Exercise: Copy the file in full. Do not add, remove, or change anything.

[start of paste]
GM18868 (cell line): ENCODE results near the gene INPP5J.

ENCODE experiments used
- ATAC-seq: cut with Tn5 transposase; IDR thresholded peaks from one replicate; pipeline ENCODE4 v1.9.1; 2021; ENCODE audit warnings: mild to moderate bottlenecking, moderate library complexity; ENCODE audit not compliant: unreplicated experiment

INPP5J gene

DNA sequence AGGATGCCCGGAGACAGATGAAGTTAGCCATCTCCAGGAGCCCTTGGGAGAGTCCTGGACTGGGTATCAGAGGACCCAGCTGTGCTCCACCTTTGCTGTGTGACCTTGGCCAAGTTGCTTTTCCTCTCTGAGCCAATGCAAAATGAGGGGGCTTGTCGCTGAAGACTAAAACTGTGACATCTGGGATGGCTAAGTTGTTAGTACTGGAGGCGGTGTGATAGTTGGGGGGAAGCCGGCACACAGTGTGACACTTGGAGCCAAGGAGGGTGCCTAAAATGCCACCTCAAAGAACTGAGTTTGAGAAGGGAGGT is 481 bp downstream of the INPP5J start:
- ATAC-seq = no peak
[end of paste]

GM18868 (cell line): ENCODE results near the gene INPP5J.

ENCODE experiments used
- ATAC-seq: cut with Tn5 transposase; IDR thresholded peaks from one replicate; pipeline ENCODE4 v1.9.1; 2021; ENCODE audit warnings: mild to moderate bottlenecking, moderate library complexity; ENCODE audit not compliant: unreplicated experiment

INPP5J gene

DNA sequence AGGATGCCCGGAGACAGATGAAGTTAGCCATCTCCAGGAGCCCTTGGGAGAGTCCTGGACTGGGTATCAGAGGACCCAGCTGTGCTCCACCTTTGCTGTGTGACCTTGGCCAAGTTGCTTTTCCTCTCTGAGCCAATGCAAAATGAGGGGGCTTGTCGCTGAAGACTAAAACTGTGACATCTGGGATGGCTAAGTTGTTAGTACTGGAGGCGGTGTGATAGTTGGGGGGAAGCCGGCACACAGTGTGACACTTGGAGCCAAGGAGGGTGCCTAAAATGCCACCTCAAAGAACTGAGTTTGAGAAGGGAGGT is 481 bp downstream of the INPP5J start:
- ATAC-seq = no peak